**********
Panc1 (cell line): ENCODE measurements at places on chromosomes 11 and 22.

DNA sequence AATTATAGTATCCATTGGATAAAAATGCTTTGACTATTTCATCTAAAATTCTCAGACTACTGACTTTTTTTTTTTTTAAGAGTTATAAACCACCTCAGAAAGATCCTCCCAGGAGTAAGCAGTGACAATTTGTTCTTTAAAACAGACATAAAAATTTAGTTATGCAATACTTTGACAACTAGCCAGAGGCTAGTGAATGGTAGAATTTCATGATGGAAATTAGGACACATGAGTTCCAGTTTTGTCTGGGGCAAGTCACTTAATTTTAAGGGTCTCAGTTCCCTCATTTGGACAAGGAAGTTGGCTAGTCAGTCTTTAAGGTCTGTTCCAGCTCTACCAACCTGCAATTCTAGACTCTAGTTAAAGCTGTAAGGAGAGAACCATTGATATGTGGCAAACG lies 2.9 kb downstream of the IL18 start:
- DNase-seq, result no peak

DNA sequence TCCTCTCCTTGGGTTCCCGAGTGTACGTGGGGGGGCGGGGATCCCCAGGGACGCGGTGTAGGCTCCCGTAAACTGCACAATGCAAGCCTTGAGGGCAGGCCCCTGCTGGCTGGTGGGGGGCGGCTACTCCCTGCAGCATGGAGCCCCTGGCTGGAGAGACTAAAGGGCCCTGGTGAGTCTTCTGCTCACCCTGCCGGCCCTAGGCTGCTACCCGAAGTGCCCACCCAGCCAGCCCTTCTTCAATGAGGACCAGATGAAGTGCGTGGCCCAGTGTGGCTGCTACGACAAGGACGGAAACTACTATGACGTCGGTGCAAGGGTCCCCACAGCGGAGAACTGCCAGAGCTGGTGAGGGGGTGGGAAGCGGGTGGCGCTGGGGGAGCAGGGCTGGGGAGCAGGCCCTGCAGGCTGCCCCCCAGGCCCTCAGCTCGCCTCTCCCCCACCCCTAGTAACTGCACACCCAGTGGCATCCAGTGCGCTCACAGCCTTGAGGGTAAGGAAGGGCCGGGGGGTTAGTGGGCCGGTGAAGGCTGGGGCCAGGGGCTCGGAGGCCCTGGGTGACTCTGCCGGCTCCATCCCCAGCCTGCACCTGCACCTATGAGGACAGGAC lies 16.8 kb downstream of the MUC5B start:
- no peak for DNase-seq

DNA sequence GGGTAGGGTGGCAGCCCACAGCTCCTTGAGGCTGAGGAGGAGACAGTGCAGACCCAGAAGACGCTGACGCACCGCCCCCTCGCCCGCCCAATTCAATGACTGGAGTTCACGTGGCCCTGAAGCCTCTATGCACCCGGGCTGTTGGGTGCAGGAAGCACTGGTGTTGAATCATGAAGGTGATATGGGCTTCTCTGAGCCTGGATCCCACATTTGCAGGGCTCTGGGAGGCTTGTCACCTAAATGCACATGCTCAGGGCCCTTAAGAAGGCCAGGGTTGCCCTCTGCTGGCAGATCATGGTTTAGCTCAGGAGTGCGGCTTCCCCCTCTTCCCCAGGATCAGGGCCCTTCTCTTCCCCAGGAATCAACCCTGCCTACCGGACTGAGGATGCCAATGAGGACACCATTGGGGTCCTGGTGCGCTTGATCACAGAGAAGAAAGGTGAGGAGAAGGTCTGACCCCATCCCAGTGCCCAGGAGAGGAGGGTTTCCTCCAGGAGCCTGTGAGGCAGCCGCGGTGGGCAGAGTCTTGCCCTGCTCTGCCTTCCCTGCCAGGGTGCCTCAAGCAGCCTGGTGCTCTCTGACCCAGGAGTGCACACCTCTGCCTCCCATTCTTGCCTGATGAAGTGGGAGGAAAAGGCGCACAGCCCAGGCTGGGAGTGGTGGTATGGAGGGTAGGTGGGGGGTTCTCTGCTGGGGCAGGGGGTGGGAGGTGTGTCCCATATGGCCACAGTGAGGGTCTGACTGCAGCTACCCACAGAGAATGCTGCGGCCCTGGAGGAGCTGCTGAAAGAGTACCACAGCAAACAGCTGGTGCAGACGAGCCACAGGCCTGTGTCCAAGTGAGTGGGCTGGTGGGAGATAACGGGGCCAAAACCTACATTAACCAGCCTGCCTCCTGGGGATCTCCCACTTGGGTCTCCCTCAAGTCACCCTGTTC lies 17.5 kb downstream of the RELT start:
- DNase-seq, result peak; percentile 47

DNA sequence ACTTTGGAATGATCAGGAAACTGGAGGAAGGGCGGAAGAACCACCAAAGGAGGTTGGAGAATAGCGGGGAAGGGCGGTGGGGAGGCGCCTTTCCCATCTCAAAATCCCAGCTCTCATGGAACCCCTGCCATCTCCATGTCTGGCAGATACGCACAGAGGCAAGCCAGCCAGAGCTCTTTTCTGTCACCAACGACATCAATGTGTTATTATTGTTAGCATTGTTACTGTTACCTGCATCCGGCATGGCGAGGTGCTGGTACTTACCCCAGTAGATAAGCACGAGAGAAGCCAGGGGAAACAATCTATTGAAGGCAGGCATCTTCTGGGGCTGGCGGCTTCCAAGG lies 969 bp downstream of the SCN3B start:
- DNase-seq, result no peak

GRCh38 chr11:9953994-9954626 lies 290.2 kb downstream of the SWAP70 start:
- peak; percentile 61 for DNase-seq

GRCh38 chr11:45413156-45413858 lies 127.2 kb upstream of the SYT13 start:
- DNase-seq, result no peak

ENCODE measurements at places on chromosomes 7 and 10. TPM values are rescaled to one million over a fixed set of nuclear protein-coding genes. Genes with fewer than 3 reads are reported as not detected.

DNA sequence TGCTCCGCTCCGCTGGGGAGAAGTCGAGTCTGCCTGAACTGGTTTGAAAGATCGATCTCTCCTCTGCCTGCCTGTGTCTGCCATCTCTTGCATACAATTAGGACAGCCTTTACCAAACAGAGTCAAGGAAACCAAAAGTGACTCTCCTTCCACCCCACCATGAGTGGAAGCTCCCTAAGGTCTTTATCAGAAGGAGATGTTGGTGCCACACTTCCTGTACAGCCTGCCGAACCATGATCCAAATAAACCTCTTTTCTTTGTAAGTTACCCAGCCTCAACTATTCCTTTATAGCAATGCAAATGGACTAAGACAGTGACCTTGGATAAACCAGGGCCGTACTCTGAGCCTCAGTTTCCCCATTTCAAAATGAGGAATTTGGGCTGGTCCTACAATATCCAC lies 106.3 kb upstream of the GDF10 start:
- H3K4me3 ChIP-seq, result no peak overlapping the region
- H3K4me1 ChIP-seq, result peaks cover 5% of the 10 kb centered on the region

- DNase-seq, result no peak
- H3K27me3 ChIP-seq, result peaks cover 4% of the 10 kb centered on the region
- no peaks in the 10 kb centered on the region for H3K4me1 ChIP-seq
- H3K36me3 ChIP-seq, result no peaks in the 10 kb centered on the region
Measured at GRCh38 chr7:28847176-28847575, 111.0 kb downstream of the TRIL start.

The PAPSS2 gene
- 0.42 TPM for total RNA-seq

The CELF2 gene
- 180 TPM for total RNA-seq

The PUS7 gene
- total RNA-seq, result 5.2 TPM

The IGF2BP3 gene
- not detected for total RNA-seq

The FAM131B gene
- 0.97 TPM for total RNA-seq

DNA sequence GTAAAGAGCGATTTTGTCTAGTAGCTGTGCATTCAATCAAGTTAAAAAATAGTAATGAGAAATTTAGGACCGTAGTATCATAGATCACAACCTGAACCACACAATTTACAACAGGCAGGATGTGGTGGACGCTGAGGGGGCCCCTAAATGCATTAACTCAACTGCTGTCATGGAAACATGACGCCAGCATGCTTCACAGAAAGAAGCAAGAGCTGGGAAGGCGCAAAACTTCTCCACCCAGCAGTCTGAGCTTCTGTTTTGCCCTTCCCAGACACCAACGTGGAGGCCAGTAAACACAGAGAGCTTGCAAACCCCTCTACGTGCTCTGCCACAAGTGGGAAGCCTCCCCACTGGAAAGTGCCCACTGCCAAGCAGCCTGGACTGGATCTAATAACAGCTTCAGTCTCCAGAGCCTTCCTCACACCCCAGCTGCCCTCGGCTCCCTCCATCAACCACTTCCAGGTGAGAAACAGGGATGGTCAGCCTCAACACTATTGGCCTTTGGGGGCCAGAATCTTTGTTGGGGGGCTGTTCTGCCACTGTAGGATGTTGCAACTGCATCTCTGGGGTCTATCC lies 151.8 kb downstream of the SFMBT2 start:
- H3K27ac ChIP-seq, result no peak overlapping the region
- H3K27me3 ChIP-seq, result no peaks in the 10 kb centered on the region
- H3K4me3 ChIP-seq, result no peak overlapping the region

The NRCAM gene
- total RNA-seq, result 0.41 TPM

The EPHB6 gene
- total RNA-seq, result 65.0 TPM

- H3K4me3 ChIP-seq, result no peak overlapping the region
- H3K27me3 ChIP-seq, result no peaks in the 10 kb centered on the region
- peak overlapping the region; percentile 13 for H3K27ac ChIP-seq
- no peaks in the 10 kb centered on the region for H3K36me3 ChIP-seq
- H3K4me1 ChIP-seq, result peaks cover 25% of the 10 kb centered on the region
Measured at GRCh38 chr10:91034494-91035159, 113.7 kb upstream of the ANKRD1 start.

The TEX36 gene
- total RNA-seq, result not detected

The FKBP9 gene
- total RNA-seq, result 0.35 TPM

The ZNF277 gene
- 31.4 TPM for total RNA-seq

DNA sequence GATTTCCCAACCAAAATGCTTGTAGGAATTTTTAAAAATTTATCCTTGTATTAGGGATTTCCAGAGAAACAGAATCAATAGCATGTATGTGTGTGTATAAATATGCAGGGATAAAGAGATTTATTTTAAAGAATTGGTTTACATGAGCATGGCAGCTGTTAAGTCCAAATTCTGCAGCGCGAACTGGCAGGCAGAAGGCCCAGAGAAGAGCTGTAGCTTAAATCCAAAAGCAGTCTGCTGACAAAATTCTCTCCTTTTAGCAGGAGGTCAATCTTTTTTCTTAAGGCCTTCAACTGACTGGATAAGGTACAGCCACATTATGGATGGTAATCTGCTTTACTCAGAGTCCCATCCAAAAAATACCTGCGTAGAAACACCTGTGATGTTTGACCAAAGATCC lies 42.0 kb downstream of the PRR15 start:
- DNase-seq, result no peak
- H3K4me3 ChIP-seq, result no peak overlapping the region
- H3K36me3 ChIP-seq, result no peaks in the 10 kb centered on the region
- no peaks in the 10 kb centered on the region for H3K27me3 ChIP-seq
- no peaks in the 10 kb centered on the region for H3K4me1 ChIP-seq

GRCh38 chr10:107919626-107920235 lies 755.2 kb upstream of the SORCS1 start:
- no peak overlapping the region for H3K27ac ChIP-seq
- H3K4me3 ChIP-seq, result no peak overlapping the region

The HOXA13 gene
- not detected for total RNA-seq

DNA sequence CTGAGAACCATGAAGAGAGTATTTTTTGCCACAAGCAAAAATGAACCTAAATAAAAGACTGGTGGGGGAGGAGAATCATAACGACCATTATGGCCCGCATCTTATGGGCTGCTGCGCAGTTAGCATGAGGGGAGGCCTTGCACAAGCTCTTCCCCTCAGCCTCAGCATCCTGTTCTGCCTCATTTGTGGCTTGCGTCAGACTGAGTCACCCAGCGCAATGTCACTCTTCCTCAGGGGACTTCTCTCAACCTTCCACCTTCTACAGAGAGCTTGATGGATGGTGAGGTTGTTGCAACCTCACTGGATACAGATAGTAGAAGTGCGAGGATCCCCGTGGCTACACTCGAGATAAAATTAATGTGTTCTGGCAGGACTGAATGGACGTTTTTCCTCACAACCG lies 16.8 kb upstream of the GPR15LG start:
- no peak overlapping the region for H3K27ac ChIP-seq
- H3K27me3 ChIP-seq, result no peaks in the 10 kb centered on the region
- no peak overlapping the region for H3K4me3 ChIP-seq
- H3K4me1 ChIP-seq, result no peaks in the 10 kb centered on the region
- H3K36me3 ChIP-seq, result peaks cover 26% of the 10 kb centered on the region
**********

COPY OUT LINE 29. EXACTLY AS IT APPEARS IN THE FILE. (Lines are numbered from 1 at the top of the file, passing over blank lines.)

The IGF2BP3 gene